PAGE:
The Informer


5.0 out of 5 stars What’s your price?

This was my second Akimitsu Takagi novel, after The Tattoo Murder Case, and I was equally impressed. This book is far less of a mystery, with the true identity of the culprit being easy to reason out, and much more of a psychological profile of a nation, showing a greater depth and intensity than his earlier work.

Based on a true story, “The Informer” delves into the world of the industrial spy, someone who uses connections and lies to weasel out secret information that would prove valuable if sold. This was a popular topic during the era, such as the 1958 film Giants & Toys and 1962’s Black Test Car. The Economic Miracle was just beginning, and businessmen were ruthless in their pursuit of competitive advantage, and willing to lie, cheat, steal and kill if it meant getting ahead.

In this novel we have Shigeo Segawa, a hapless fellow who got caught playing the stocks with company money and subsequently finds himself ruined. He is offered two lifelines, one from the hand of Mikio Sakai, a company owner who offers Segawa a Faustian bargain, but something he isn’t able to turn down, and one from the hand of Eiko Murozaki, and old lover whom Segawa had never forgotten but who reappears in his life suddenly. The spider-web of intrigues grown from there until Segawa is caught in a cleverly spun trap, and the game is afoot.

A novel without heroes, the story is told mostly from Segawa’s point of view as he is relentlessly hunted by the city’s chief prosecutor Kirishima, an almost amoral character who doesn’t seem to mind seeing more innocent bodies fall if it helps him untwist the web. Having a lawyer as the investigator was an interesting twist, and author Takagi had a keen insight into its mysteries, and in fact served as special advocated during a famous trial. The mystery aspect of the case is not too hard to unravel, but that doesn’t make the psychological interplay any less fascinating.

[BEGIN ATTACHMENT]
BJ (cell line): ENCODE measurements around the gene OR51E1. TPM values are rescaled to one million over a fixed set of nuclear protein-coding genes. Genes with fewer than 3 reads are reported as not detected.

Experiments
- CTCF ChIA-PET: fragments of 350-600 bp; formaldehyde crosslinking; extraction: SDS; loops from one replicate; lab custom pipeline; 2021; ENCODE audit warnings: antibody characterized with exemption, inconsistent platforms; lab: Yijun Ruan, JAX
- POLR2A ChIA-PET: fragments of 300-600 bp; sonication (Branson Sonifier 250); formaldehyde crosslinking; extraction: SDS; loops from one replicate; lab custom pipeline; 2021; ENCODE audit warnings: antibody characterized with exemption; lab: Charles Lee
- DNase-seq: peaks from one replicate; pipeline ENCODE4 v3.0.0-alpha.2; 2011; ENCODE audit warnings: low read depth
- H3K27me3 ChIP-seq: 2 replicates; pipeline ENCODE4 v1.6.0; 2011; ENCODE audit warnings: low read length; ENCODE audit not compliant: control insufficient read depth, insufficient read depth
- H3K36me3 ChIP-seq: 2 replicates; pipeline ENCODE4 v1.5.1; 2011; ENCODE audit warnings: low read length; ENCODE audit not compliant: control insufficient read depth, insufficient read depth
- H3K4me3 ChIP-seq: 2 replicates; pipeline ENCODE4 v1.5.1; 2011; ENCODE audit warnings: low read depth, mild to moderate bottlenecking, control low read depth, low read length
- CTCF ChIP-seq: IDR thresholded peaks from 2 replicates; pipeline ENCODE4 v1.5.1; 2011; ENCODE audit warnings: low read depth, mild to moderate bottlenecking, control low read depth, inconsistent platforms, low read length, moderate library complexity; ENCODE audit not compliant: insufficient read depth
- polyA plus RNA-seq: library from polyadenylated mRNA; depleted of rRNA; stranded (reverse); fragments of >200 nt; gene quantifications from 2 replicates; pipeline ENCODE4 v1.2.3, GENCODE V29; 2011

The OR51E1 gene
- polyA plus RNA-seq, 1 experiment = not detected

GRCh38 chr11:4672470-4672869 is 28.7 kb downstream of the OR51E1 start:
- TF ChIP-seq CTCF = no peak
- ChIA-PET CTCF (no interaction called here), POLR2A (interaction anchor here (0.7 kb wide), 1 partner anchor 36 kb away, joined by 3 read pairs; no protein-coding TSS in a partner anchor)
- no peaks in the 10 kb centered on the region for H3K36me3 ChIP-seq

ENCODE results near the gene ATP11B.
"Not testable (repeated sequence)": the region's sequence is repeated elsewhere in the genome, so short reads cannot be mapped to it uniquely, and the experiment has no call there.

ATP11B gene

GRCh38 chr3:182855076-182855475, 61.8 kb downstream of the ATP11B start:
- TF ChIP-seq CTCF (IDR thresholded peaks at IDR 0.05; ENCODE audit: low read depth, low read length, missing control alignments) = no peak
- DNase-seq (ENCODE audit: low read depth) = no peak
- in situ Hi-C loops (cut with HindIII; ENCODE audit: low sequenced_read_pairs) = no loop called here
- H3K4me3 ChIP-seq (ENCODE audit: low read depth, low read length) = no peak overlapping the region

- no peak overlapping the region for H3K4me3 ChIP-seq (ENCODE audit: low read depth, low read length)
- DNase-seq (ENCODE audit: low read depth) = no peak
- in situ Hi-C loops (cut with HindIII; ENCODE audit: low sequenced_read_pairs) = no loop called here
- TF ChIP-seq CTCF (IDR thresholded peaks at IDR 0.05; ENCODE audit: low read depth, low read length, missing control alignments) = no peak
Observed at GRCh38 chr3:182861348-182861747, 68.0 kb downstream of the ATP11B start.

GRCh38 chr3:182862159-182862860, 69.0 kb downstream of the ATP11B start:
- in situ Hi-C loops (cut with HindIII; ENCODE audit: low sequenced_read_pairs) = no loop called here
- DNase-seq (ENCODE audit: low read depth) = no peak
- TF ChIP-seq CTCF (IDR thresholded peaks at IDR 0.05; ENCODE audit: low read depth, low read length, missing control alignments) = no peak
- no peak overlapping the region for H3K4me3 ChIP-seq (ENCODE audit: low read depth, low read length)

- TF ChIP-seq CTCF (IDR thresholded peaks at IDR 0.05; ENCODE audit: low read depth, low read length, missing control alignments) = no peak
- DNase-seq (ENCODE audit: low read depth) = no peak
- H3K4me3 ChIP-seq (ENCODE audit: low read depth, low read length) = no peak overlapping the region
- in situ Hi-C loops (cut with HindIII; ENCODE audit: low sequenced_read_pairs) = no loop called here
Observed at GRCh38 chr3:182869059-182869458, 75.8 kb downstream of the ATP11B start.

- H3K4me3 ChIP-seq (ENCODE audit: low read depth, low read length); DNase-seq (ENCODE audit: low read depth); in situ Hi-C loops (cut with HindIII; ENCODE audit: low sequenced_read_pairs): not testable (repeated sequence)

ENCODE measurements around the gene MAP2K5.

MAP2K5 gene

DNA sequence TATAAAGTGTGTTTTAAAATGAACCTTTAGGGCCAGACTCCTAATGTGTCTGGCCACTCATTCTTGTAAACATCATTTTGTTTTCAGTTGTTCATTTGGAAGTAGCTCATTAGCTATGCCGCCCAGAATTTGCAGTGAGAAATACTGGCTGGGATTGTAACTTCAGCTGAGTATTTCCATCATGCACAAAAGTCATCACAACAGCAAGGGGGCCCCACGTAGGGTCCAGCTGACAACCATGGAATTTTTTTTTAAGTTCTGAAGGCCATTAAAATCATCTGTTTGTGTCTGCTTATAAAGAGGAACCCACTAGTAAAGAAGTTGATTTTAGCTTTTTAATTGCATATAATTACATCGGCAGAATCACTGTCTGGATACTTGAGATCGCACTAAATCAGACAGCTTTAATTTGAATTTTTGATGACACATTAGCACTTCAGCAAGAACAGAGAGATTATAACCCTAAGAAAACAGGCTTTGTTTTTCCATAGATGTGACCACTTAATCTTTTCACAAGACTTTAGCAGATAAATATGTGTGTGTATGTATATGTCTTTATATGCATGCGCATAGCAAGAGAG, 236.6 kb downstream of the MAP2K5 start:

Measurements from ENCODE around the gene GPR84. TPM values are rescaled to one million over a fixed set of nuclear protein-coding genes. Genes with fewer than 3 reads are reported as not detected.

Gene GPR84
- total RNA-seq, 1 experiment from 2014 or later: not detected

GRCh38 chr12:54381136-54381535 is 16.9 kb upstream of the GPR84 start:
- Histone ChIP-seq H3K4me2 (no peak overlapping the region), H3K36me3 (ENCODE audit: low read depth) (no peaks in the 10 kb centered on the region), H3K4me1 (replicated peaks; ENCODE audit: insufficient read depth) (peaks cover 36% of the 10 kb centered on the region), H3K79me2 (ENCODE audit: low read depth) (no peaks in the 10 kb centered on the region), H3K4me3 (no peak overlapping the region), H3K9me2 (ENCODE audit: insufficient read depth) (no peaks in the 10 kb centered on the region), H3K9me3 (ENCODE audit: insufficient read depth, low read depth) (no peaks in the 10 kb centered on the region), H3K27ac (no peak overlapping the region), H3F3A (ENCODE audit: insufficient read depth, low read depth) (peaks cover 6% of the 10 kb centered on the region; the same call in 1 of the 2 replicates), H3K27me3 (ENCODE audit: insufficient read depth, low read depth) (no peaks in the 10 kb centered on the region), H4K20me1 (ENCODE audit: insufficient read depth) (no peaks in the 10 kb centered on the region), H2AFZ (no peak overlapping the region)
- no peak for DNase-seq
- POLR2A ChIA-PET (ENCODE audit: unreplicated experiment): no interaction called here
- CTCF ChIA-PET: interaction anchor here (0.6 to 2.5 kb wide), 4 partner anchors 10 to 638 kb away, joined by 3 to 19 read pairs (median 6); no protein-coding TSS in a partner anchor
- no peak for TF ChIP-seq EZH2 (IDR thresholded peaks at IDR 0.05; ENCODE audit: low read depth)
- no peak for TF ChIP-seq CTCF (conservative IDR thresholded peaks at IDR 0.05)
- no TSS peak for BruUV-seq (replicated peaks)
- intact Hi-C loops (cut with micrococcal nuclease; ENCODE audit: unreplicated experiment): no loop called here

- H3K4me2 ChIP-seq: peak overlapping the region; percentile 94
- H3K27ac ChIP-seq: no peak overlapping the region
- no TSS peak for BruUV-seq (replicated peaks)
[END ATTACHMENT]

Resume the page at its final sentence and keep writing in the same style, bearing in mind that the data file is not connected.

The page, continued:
The tone of The Informer reminded me of No Country for Old Men, although the plots have nothing in common. One gets the sense that in the 1960’s world of Japanese business, there aren’t going to be any happy endings, and as long as someone is sitting in jail then justice is satisfied, regardless of whether the guilty party has been caught or not.


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